[00:11:40] Ciara Torres-Spelliscy: [00:11:40] Yeah, because of pre-checked boxes. So this became a little bit of a scandal about a week ago. So the trump campaign has, uh, gotten into an enormous amount of trouble, uh, because of pre-checked boxes on there when red intake forms, which allowed them to take money from their donors, not just one time, but if the donor didn’t uncheck certain boxes, they could have that donation take taken out. On a monthly basis basis, or even on a weekly basis, which is kind of ridiculous. And it got to the point where certain people called their credit card companies because they thought they were victims of fraud. And it took a while for people to realize, Oh, no, this is just how the Trump campaign was working, uh, in terms of its pre-checked boxes.
[00:12:33] And it was really a trap for the unwary. And I think, and. So the, the Trump campaign is now had to give back any enormous amount of money to its donors, because I think arguably they trick them out of some of that, those donors, those donations.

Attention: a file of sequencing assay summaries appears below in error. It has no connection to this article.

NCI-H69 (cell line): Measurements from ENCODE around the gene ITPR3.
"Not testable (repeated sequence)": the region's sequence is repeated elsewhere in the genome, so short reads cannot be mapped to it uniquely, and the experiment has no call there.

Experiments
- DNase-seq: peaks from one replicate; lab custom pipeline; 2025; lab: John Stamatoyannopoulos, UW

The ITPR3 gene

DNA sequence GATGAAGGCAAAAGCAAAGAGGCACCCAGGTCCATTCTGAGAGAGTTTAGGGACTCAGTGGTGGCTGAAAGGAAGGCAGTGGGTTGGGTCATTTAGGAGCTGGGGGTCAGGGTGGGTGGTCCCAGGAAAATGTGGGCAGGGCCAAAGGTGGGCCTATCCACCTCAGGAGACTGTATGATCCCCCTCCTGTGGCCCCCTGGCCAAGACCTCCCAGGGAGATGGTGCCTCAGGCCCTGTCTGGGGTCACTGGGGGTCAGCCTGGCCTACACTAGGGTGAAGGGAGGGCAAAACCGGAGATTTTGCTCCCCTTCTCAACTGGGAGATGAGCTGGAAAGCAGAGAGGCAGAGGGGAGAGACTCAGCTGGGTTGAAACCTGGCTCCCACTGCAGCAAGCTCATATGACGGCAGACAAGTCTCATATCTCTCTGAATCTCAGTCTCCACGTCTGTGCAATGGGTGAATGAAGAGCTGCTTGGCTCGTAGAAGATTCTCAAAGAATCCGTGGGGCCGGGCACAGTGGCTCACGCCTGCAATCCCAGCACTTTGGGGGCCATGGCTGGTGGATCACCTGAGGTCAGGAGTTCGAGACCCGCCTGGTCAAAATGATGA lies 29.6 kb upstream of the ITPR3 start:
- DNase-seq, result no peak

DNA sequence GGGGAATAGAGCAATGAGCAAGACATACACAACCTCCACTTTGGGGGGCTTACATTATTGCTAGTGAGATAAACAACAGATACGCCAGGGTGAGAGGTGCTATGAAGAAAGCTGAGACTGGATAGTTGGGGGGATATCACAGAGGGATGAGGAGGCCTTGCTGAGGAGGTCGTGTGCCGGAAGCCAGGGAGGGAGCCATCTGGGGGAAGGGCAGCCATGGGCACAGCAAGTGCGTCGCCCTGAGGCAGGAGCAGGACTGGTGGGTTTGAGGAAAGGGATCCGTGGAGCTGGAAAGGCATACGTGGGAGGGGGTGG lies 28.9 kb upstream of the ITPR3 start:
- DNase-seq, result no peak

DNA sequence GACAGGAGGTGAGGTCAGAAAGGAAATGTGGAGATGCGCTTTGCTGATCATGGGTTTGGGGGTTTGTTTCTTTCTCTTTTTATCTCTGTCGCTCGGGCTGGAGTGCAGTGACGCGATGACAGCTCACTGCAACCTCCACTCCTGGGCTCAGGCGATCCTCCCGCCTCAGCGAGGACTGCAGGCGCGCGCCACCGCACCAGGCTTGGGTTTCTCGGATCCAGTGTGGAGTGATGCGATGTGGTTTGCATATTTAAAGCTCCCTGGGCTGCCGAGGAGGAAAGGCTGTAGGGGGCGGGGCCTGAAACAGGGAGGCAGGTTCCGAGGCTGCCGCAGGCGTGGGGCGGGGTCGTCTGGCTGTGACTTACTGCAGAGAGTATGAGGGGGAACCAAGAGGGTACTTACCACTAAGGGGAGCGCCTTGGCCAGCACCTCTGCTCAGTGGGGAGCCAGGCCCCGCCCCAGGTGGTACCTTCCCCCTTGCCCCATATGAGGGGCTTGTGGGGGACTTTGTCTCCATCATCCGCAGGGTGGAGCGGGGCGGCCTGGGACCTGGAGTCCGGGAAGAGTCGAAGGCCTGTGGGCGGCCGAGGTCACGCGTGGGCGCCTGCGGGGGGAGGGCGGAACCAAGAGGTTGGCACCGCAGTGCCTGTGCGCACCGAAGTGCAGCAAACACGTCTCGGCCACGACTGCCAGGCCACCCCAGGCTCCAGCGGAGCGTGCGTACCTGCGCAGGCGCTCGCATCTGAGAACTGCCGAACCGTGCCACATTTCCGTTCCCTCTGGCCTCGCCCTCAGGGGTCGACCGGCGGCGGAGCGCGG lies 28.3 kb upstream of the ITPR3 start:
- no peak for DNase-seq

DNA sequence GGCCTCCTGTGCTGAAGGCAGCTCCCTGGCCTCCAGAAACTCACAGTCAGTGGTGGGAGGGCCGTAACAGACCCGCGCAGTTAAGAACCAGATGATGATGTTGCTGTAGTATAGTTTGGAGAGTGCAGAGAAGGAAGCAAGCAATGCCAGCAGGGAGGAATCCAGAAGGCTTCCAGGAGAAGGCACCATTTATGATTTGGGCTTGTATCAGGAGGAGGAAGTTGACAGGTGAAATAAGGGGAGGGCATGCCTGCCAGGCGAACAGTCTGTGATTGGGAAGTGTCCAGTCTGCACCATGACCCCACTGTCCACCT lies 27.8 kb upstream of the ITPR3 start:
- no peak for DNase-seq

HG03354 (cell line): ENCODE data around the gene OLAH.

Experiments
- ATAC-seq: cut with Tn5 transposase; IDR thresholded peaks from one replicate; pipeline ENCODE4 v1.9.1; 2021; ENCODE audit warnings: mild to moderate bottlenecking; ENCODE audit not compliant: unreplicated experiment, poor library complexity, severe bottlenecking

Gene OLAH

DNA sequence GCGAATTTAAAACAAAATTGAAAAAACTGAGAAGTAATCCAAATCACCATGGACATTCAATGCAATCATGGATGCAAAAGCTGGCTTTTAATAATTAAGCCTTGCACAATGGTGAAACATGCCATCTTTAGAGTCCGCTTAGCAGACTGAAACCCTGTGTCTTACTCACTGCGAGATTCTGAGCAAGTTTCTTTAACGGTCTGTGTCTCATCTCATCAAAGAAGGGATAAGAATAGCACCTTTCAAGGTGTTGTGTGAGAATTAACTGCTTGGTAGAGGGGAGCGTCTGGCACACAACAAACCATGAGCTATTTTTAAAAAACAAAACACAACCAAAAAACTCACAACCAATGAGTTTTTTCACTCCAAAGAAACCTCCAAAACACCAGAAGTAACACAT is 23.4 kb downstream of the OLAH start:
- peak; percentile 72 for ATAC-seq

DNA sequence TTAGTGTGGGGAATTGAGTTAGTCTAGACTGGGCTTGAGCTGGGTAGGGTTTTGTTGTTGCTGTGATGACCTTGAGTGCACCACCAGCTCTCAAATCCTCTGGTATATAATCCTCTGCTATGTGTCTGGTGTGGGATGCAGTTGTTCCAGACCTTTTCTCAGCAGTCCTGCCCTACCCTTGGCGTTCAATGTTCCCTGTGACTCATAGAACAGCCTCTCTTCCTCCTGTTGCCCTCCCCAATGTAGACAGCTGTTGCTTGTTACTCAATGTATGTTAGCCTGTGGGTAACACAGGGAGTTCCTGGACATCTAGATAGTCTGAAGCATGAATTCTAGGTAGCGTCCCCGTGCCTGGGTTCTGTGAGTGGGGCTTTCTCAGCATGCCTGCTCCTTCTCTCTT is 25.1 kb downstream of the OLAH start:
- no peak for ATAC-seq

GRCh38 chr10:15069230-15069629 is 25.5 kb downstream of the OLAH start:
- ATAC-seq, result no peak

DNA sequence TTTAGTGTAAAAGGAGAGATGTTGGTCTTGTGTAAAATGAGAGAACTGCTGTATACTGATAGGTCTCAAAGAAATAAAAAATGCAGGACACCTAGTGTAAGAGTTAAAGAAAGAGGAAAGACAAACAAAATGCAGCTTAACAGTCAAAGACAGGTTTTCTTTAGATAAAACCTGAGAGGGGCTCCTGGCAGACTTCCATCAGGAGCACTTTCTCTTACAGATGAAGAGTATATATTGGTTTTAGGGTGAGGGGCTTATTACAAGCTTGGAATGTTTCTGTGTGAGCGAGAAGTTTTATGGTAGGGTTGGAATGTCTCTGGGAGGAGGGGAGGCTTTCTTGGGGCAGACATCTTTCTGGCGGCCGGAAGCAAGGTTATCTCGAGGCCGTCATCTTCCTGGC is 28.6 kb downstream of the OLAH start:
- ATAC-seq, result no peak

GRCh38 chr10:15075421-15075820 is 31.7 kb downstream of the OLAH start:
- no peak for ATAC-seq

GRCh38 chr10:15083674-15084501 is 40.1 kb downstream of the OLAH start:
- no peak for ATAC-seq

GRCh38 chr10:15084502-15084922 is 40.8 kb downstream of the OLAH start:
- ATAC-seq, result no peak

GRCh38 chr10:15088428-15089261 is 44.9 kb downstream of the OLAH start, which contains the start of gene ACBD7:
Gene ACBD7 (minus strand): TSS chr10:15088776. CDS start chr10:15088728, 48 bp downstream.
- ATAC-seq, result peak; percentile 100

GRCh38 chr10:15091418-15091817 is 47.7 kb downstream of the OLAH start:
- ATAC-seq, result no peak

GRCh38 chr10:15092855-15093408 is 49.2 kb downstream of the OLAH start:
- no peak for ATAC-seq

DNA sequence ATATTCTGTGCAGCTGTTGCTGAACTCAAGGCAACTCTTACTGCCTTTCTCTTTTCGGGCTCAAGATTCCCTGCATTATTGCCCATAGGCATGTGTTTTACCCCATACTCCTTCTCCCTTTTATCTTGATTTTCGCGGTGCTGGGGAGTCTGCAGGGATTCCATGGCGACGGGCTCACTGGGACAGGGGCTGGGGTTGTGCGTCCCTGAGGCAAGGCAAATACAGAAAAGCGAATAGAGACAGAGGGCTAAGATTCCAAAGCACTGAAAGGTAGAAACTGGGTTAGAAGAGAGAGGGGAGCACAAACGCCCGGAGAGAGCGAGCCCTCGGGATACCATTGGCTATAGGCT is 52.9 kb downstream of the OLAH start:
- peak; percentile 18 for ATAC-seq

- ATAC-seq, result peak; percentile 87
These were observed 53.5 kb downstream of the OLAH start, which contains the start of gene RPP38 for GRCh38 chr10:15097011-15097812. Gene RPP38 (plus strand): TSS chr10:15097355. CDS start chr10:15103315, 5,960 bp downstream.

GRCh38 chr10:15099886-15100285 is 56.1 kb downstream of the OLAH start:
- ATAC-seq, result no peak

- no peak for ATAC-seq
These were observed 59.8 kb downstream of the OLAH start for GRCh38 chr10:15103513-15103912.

[00:12:49] Hillari Lombard: [00:12:49] Wow. That, yeah guys, I mean, B be leery, check out your pre-checked boxes for sure. Okay. So I want to circle back, um, money moving through politics, I guess, to expand on my question. Is it more than just dark money or do you think that dark money is the primary form of money in politics that we need to crack down on?
[00:13:13] Ciara Torres-Spelliscy: [00:13:13] No most of the money. If you’re talking about, uh, federal elections is actually disclosed. Um, but that doesn’t mean that there’s not a problem. So. The election that we just went through in 2020 was the most expensive federal election ever the estimates that I’ve seen are 14 billion in dollars. And I know when we get she really big numbers, that it’s easy to lose sort of the difference between like a million dollars and a billion dollars. But for example, if you counted to 1 million. It would take you 11 and a half days. If you counted to 1 billion, it would take you 31 and a half years.